Turning to Judaism was a relief. There was no talk of earning salvation, but after centuries of anti-Semitism, it was understandable that a non-Jew would have to convert in order to be a welcomed member of the community. The rejection there was simple: you could join up as long as you did not believe in Jesus or Yeshua. I was not and am not able to do that. With many fond backward glances, I took my leave.

Since then, I have been studying and praying at home, weighing all I learned in each place. I have been thinking quite a bit about the Wider Hope (universalist) view that everyone is saved, including animals. I wonder about the opportunities God may have for us to embrace him and trust him when we are crossing over from this life to the next reality. I think that once I am divested of my physical self and its attachments and cares, I will be grateful that God is fair. I will be overjoyed that he is real, that he will decide our fate with justice and love.

I have to ask this question: If God hates evil, and his very existence is the anithesis of evil, wouldn’t it be consistent with his nature to rescue all his creation from the clutches of the evil one, even if only a certain few of us go on to live with him forever in the way we all hope for? In my feeble understanding, it rings true (and not just optimistically) that those of us who will be lovingly laid to rest will applaud with great joy for those who will go on with God. We may be surprised and delighted to see who is chosen, much as we applaud our Nobel Prize winners and sports champions. All will be saturated with the weight of Glory.

I pray that you are as encouraged and comforted as I am by these thoughts, as we face down our fears and doubts and continue on the path God has laid for us to his love. Knowing and trusting that Great Love in this life is all the paradise I can imagine for now.

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Mourning, Mortality, Psalm 39, and Tish B’Av

Preparing for Tish B’Av tonight, as a non-Jew I have never done the fasting this sombre holy day requires. I know I have a lot to learn about all the reasons for us to remember this day with great mourning and prayer for not only Israel but for all of us, for God’s mercy to protect us from tragedies like this. Here is a great summary of the tragic events throughout history on the 9th of Av:

So, this year my heart calls me to fast and commit myself to mourning the terrible destruction and countless precious lives lost. I feel it like a tide pull in my DNA that there is much more to mourn that I have avoided for too long—our cruelty, judgmentalism, and intolerance toward others, even to those we love the most. I don’t have to look far to see this in action, which is precisely why I always avoid too much self-inspection and keep myself as busy as possible doing good deeds and congratulating myself for my excellent motives. Hah!

This will be a Psalm 39 day, and one we need to live through in order to even hope to become more generous, kind, patient, steady, and faithful people. Perhaps it has a lot to do with our view of our own and our loved ones’ mortality. If we can find a way to stop spending so much of our spiritual and psychological energy on protecting our lives, the lights might go on, and the shift in thinking we crave could take place.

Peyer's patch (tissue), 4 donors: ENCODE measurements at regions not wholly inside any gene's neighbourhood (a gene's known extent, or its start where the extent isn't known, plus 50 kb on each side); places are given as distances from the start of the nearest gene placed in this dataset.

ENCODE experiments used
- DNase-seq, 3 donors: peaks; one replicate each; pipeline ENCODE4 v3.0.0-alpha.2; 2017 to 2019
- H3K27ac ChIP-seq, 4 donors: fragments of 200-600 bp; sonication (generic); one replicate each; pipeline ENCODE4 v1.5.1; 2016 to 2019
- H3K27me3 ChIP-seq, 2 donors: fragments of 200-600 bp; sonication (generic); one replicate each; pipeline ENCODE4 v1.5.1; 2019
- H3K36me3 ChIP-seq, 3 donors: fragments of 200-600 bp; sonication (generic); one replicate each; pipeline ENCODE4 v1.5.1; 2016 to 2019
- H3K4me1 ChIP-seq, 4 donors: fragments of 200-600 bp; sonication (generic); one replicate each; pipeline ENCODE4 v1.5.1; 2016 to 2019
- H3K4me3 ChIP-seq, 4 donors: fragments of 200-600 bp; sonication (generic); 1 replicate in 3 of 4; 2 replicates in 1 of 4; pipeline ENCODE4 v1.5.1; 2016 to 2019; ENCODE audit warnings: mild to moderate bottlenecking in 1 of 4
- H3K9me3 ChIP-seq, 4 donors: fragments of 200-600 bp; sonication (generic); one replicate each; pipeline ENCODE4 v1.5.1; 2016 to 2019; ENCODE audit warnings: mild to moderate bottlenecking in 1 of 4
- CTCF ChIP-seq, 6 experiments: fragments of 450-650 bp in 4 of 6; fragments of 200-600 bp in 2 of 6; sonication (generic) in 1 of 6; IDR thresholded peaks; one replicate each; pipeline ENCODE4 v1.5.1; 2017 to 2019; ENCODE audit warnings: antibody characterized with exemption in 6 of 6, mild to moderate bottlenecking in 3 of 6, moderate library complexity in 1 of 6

“My heart grew hot within me, in my contemplations a fire blazed; then I spoke out audibly: ‘Let me know, O Hashem, my end, and the measure of my days, what it is; may I know when I will cease.’ . . . all is but total futility—all human existence.” (Psalm 39: 4-6)

It’s no accident that the Haftarah for this week’s Torah portion of D’Varim is Isaiah 1:1-27. Despite all the dire warnings, it ends with a call to repent and return to God to be made whole again. Sounds so simple, doesn’t it? That’s because it is, when you take the fear of death out of the equation.

As always, my daily reading of George MacDonald’s poetry slates today’s reading with this cry for help:

Lord, let my soul o’erburdened then feel thee
Thrilling through all its brain’s stupidity.
If I must slumber, heedless of ill harms,
Let it not be but in my Father’s arms;
Outside the shelter of his garment’s fold
All is a waste, a terror-haunted wold.
Lord, keep me. ‘Tis thy child that cries. Behold.
(George MacDonald, Diary of an Old Soul, July 25 reading)

Add a PS to all of this—the wonderful Prayer for Resurrection in the liturgy of daily Jewish prayers:

“As long as the soul is in me, I thank You,
Hashem, my God and the God of my forefathers, the Master of all Deeds,
The Master of all souls.
Blessed are You, Hashem,
Who restores souls to dead bodies.”

As Pippin would say, “Well, that isn’t so bad.”

And we can agree with Gandalf, “No. No, it isn’t.”Screen Shot 2015-07-25 at 9.30.54 PMScreen Shot 2015-07-25 at 9.31.07 PM

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Our Relationships